Experts And Insurance Claims

Insurance lawyers need to read this recent opinion from the Southern District of Texas, McAllen Division.  It is styled, Federico Flores Cazares, et al v. Allstate Vehicle And Property Insurance Company.

This case / claim arises out of a claim for property damage made by plaintiffs against Allstate.  Allstate sent an adjuster who concluded the property damage was not storm related which would be covered by the policy, rather the damage was wear/tear, and deterioration that occurred over a period of time and not covered by the policy.

Plaintiff’s filed suit in State Court and Allstate had the case removed to Federal Court.

After more than a year of litigation Allstate filed a Motion To Strike Plaintiffs Experts.  Noteworthy, is that plaintiffs did not respond to the motion.

The motion is based on Allstate’s assertion that plaintiffs designation of experts does not contain a written report prepared and signed by their retained expert witness and does not state the subject matter nor contain a summary of facts and opinions to which plaintiffs non-retained expert witnesses are expected to testify all in noncompliance with Rule 26.  The Court finds the expert designation does not comport with Rule 26 requirements.

A Court may exclude improperly designated experts by considering four factors:  “(1) the explanation for the failure to identify the witness; (2) the importance of the testimony; (3) potential prejudice in allowing the testimony; and (4) the availability of a continuance to cure such prejudice.”  Rule 26 requires disclosure of the identity of any expert that may be produced at trial.  This disclosure of an expert witness must be accompanied by a written report, prepared and signed by the witness, if the witness is retained or specially employed to provide expert testimony in the case.  The expert report must contain a complete statement of the witness’s opinions, bases, and reasons for them; facts or data considered by the witness in forming the opinions; exhibits that will be used to summarize or support the opinions; the witness’s qualifications, including the witness’s publications authored in the last 10 years; a list of other cases in the last four years in which the witness testified as an expert or by deposition; and a statement of his compensation.  All this must be disclosed in the time frame set forth by the Courts Scheduling Order.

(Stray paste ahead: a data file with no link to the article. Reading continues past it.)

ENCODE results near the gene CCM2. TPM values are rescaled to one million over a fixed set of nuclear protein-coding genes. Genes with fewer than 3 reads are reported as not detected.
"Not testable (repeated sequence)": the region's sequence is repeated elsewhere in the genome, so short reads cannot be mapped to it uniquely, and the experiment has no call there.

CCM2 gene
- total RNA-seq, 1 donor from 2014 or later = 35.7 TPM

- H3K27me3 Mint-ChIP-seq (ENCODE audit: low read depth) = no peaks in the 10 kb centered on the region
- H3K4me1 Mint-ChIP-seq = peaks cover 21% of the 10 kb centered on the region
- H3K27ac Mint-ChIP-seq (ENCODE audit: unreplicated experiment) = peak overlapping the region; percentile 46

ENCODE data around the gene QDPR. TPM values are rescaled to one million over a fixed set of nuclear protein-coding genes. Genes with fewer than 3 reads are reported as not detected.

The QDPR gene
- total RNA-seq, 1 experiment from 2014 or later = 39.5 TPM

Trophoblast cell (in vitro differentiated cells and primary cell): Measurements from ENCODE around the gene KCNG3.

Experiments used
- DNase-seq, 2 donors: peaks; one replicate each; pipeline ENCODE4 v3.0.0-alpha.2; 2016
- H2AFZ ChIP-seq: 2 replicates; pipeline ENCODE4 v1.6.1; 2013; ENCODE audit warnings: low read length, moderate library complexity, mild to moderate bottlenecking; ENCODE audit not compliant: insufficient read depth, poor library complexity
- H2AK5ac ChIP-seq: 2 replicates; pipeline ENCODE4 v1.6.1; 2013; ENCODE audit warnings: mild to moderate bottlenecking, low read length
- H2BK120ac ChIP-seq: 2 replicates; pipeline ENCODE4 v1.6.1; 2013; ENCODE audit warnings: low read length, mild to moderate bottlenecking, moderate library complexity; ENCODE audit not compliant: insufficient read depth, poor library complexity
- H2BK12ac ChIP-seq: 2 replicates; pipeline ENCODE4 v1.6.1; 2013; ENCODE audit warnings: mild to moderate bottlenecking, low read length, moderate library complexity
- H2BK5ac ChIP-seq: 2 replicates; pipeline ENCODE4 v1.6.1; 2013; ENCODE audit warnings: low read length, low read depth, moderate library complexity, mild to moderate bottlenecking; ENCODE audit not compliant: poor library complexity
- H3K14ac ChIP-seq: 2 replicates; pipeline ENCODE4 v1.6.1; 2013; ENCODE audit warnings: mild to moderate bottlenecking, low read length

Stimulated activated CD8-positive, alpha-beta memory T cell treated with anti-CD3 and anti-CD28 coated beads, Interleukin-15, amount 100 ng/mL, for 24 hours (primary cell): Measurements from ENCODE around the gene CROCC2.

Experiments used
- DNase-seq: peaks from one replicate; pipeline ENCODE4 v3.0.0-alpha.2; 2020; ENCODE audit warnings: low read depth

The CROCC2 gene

The expert designation filed by the plaintiffs was deficient in these respects and plaintiffs designation of experts was stricken.